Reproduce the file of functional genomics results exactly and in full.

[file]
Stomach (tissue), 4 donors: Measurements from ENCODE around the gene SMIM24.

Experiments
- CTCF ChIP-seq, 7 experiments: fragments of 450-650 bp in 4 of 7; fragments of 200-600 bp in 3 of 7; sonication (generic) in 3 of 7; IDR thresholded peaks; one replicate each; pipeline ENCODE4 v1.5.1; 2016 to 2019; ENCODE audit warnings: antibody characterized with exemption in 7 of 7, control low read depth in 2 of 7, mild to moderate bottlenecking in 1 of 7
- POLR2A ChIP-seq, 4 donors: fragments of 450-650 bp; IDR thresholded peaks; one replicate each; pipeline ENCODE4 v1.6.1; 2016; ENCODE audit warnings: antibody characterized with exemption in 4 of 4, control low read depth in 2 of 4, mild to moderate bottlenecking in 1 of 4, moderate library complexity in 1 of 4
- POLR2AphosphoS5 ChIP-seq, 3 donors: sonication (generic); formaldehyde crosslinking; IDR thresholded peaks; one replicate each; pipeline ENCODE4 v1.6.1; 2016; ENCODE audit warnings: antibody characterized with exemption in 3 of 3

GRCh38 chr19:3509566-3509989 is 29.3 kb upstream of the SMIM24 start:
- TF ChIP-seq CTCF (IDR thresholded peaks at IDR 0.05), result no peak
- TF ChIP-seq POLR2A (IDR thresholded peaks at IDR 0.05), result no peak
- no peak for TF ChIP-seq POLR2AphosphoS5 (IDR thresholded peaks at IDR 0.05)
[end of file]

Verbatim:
Stomach (tissue), 4 donors: Measurements from ENCODE around the gene SMIM24.

Experiments
- CTCF ChIP-seq, 7 experiments: fragments of 450-650 bp in 4 of 7; fragments of 200-600 bp in 3 of 7; sonication (generic) in 3 of 7; IDR thresholded peaks; one replicate each; pipeline ENCODE4 v1.5.1; 2016 to 2019; ENCODE audit warnings: antibody characterized with exemption in 7 of 7, control low read depth in 2 of 7, mild to moderate bottlenecking in 1 of 7
- POLR2A ChIP-seq, 4 donors: fragments of 450-650 bp; IDR thresholded peaks; one replicate each; pipeline ENCODE4 v1.6.1; 2016; ENCODE audit warnings: antibody characterized with exemption in 4 of 4, control low read depth in 2 of 4, mild to moderate bottlenecking in 1 of 4, moderate library complexity in 1 of 4
- POLR2AphosphoS5 ChIP-seq, 3 donors: sonication (generic); formaldehyde crosslinking; IDR thresholded peaks; one replicate each; pipeline ENCODE4 v1.6.1; 2016; ENCODE audit warnings: antibody characterized with exemption in 3 of 3

GRCh38 chr19:3509566-3509989 is 29.3 kb upstream of the SMIM24 start:
- TF ChIP-seq CTCF (IDR thresholded peaks at IDR 0.05), result no peak
- TF ChIP-seq POLR2A (IDR thresholded peaks at IDR 0.05), result no peak
- no peak for TF ChIP-seq POLR2AphosphoS5 (IDR thresholded peaks at IDR 0.05)